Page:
March 29, 1951
Today’s navy reservists deploy to remote regions of the globe either with units or as individual augmentees, their orders taking them to embattled African nations, the sands of Iraq, and the mountains of Afghanistan. The latter country possesses rugged terrain and suffers through frigid winters, conditions faced by Reservists past in another distant land known as Korea, which was thrust into the American national consciousness with a news flash on June 25, 1950, announcing that North Korean tanks were rumbling across the 38th parallel into South Korea. On that day the total number of ships in service was less than ten percent of the fleet that steamed in the world’s oceans at the end of World War II, the personnel strength of the Navy only thirteen percent of those serving in uniform in 1945.
The forbearers of today’s Reservists answered the call, with telephones ringing in the night at households across the land, the voice on the other end summoning citizen-sailors to active duty. “Civilian jobs and businesses were set aside or discontinued,” wrote one of those recalled. “Family living arrangements were shuffled about and changed; homes were sold, rented, or closed up. Careers were sidetracked. New financial problems were created which were not easily solved—for all, the call to active duty meant considerable personal sacrifice.” Naval Aviation News reported a tale of one man receiving the call in the middle of his wife’s birthday party, and another being flagged down on the highway during his vacation! Two reservists held jobs about which every American boy dreamed, playing baseball on summer afternoons in Fenway Park, Mass., and Yankee Stadium, N.Y. Red Sox slugger Ted Williams and Yankees second baseman Jerry Coleman, both Marine pilots during WW II, ended up flying missions over Korea, Williams in an F9F Panther and Coleman in the cockpit of an AU-1 Corsair. Between them, the American Leaguers logged 99 combat missions.
Throughout the summer and fall of 1950, as United Nations forces pushed northward toward the Yalu River following the successful landings at Inchon, reserve squadrons honed their skills for war. The units logged traps on board the carriers Wright (CVL 49) and Cabot (CVL 28), participated in gunnery and rocket training in the desert around NAAS El Centro, Calif., and sent ground support personnel through technical training schools. The transformation of the Naval Air Reserve from peacetime to wartime was readily apparent at NAS San Diego, Calif. A sign across the top of the hangar assigned to VF-871 following their recall read: “WELCOME WEEKEND WARRIORS,” though someone had crossed through the word “WEEKEND.”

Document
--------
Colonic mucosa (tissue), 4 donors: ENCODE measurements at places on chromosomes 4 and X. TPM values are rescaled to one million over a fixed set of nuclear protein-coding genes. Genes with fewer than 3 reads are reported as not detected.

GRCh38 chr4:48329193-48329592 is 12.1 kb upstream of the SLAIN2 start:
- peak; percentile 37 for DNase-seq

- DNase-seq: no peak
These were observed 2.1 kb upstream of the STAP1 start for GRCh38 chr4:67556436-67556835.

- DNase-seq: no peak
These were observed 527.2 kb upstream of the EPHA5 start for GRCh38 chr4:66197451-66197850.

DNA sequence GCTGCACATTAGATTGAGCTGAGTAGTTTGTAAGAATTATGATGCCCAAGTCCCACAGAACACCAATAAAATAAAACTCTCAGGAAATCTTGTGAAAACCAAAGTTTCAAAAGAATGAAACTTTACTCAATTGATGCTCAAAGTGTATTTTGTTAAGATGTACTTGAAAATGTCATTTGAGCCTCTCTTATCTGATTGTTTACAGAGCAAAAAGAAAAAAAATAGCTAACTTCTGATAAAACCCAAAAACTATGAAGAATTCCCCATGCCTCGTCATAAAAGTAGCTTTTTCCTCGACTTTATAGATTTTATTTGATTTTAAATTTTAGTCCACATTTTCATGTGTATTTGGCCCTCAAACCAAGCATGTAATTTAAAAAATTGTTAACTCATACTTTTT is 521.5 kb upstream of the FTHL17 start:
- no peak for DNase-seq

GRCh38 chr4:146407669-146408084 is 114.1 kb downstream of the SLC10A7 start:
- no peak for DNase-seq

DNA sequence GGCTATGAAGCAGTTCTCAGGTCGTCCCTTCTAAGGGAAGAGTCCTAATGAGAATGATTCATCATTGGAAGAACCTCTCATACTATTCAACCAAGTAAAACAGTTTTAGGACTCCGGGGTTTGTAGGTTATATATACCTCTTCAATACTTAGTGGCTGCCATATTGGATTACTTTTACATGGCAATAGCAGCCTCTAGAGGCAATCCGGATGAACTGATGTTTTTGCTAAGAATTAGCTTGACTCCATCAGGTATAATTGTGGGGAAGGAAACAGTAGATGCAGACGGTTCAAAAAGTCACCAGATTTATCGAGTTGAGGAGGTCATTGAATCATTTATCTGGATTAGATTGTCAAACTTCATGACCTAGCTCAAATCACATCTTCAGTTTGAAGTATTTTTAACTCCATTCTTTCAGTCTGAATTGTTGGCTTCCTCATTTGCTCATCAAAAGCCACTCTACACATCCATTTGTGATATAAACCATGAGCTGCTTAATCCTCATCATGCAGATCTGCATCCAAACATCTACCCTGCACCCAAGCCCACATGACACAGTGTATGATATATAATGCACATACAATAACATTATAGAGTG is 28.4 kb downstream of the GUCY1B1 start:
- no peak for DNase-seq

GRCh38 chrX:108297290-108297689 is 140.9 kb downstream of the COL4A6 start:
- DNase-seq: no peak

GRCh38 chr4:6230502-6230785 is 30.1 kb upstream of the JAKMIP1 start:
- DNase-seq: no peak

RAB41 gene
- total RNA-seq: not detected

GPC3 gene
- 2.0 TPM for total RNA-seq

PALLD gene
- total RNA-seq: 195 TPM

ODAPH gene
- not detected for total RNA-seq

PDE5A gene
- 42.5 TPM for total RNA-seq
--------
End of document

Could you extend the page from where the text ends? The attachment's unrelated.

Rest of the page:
Patrol squadrons (VP) were among the first from the Naval Air Reserve to deploy overseas, flying a variety of missions, including long-range antisubmarine warfare and reconnaissance flights in the Sea of Japan and along the coasts of China and North Korea. Harkening back to the days of the famous “Black Cat” patrol squadrons by operating at night over Korea, dropping flares to support night interdiction and close air support missions by Marine Corps aircraft. In terms of squadrons, it was aboard ship that reservists made their largest contribution in terms of numbers and sorties. Of the 24 deployments by fleet carriers during the Korean War, nearly one-third of them had at least one reserve squadron operating from the flight deck.
The first carrier-based squadrons deployed to Korean waters in spring 1951, and by November of that year Naval Aviation News reported that “in a typical month, every third American plane that flew over Korea on a combat mission was piloted by an activated Navy or Marine air reservist.” In March 1951, Boxer (CV 21) deployed with an all-reserve air group (except for composite and helicopter detachments). Of the 153 officers in Carrier Air Group (CVG) 101, 133 were reservists, while 73 percent of the enlisted personnel were reserves. On March 29, 1951, CVG-101 flew its first combat missions from Boxer, which marked the first carrier strikes by Reserve forces against North Korea. During the deployment, which lasted until 24 October 1951, air group pilots logged 23,627.4 flight hours, 8,567 traps and 8,833 combat sorties. Thirty aircraft were lost, including 18 to enemy fire. On the flight suits of most of the pilots, “USNR” followed their names.
Ironically, it took a fictional tale to illustrate for many the true meaning of the service of reservists in Korea. In 1953, when novelist James Michener’s classic novel The Bridges at Toko-ri appeared on bookshelves, Americans were introduced to the central character, Harry Brubaker. Bitter about fighting in a war thousands of miles from his family, Brubaker dies at the hands of enemy soldiers after being shot down over Korea. Upon hearing the news of the pilot’s death, the character of Admiral George Tarrant utters the immortal line, “Where did we get such men?” It is fitting that Brubaker, a 29-year-old lawyer from Denver, Colorado, was a reservist like so many of the real-life heroes who answered the call in Korea.
Pictured from the top is the United Nations Service Medal awarded to those who fought in Korea, a strike photograph showing an attack by CVG-101 aircraft against a target in Korea, and a view of the helmet worn by Dennis Earles while flying as a reservist with Fighter Squadron (VF) 791 off the carrier Boxer (CV 21) in 1951.